Democratic Governor Dannel Malloy and the Democratic-controlled State Legislature have apparently come to terms on a budget to close a multi-billion dollar budget gap. A large piece to balancing the budget includes Malloy negotiating hefty union concessions. What happens in the state budget impacts Bridgeport’s budget big time. Mayor Bill Finch has submitted a budget to the City Council that calls for no tax increase and wants to keep it that way in an election year. Republican State Party Chair Chris Healy says state Dems are fleecing taxpayers. From Healy:
Legislative Democrats are moving forward Thursday toward approving a budget that punishes success, rewards dependence and puts a dagger in a state economy which is dying a slow, government form of euthanasia.
It seems now that looting has become legal.
A day after House Republican Leader Larry Cafero, R-Norwalk and Senate Leader John McKinney, R-Fairfield, rolled out a budget proposal that cut spending, reformed government while not raising taxes, Gov. Dannel P. Malloy moved to knock the GOP proposal off page one and from the minds of citizens who have grown weary of continued sacrifice.
Wednesday night, Democrats gathered in the Old Judiciary room at the State Capitol to announce a budget agreement that will raise taxes by $1.98 billion and $1.78 billion over the next two years, hike spending by $900 million, give $100 million to those who don’t pay taxes while praying for $2 billion from public sector unions. Part of the tax increases will affect hospitals, nursing homes and energy companies–costs that will be passed down to consumers.
The $2 billion shortfall, to be extracted by Gov. Malloy, demonstrates how truly cynical, corrupt and incompetent the Democrat Party has become over the last 20 years. Only Democrats could pass a proposal with a $2 billion fiscal canyon in it and call it an honest, fair budget.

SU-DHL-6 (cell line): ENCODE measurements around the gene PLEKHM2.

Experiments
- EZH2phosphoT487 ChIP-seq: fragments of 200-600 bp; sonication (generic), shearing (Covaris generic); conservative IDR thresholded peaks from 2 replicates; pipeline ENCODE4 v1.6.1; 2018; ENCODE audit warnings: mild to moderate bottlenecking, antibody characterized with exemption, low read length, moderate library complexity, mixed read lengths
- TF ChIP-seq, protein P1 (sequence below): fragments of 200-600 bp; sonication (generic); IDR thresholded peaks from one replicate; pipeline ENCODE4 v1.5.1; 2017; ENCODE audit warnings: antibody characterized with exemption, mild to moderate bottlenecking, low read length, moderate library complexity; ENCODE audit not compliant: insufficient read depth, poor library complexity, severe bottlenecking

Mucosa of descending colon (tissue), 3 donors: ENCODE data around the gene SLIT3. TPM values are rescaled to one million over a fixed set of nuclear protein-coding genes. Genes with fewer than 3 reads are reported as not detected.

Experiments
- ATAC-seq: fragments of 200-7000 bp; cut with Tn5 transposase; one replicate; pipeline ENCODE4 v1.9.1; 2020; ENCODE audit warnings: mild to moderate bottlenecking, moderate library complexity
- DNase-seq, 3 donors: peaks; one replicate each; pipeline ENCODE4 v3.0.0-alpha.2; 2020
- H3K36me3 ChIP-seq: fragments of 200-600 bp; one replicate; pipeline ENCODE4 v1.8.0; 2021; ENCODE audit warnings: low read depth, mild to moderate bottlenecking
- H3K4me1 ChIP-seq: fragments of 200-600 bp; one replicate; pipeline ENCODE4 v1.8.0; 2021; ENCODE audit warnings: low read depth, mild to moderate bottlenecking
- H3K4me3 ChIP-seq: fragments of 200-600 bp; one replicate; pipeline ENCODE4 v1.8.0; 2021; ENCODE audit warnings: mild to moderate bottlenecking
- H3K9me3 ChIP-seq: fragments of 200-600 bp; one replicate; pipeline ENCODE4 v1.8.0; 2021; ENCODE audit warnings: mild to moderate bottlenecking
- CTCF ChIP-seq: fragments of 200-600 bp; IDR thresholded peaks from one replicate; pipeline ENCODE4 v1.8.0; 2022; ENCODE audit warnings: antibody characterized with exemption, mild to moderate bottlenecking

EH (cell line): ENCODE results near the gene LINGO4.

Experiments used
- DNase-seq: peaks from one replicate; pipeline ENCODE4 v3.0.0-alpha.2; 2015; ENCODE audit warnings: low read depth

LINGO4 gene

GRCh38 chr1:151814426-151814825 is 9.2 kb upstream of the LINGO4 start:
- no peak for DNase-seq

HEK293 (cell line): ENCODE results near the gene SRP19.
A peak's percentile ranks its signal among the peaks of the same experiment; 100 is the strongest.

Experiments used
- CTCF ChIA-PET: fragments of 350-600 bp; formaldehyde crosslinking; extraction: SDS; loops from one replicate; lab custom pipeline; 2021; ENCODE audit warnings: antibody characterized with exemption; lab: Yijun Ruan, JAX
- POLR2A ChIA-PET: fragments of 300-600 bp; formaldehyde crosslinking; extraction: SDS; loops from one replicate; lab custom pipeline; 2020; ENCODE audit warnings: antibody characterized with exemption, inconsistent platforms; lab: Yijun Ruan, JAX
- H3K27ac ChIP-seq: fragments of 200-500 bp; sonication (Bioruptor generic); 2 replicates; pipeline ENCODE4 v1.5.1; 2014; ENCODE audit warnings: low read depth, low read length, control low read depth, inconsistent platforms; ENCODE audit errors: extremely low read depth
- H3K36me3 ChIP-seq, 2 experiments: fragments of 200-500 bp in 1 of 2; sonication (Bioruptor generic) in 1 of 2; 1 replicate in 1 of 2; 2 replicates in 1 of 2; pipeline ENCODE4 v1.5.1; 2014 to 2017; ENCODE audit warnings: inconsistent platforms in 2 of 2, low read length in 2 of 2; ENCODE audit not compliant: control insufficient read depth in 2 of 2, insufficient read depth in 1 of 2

Democrats were clearly worried that the Republican proposal would gather legs, despite the predictable criticism from the Malloy media house organs–in particular the Hartford Courant, which called the GOP plan a “sugar plum vision.”
There were lots of Democrat smiles at Wednesday’s press conference and why shouldn’t they be happy? While there was welcome news that $115 million in nuisance taxes would be dropped, there are not significant cuts to state programs and every Legislator in that room knows when push comes to shove on the concessions, they will reserve the right to go back to the “tax the rich” well to cover the difference. The concept of government reform, large layoffs and accountability doesn’t register in their collective conscience.
“I think this is a great accomplishment for the budget and the legislature,” Prague told the Courant’s Capitol Watch on Thursday morning. “No one is being desperately hurt. Pay a few more dollars in taxes? So be it. I don’t see this as onerous at all.”
As always, Dame Edith captures the sentiments of the entitlement class and the destroyers of wealth an opportunity.
Maybe when the concession negotiations come up drastically short, it might change the minds of the corporate sell-outs who have backed the Malloy plan. There support reminds one of the Winston Churchill remark about this form of negotiation when he said “an appeaser is one who feeds a crocodile, hoping it will eat him last.”
While most Republicans would applaud Malloy if he obtained $2 billion in givebacks from public sector unions, it seems somewhat unlikely the new Governor was ever serious about meeting this goal. It would require both layoffs and a radical renegotiation of benefits for active and retired state workers to meet that number and to bend back the costs that will rear its head for the next five to 10 years.
It is also an open question where House Speaker Chris Donovan, D-Meriden, and Senate President Pro Tempore Don Williams, D-Brooklyn, have counted their members on this stinker, particularly Williams in the upper chamber.
State Sen. Ed “Soup” Meyer, D-Guilford, said Thursday he wants to look at the spending side, since many of his constituents will be paying higher income taxes.
The more the public sees and Legislators hear about this corpulent piece of nonsense, the better the odds of its defeat before adjournment. It will be interesting to see when Donovan and Williams call the vote. Hopefully, enough people in this state will look up and appreciate the old saw–“elections have consequences.”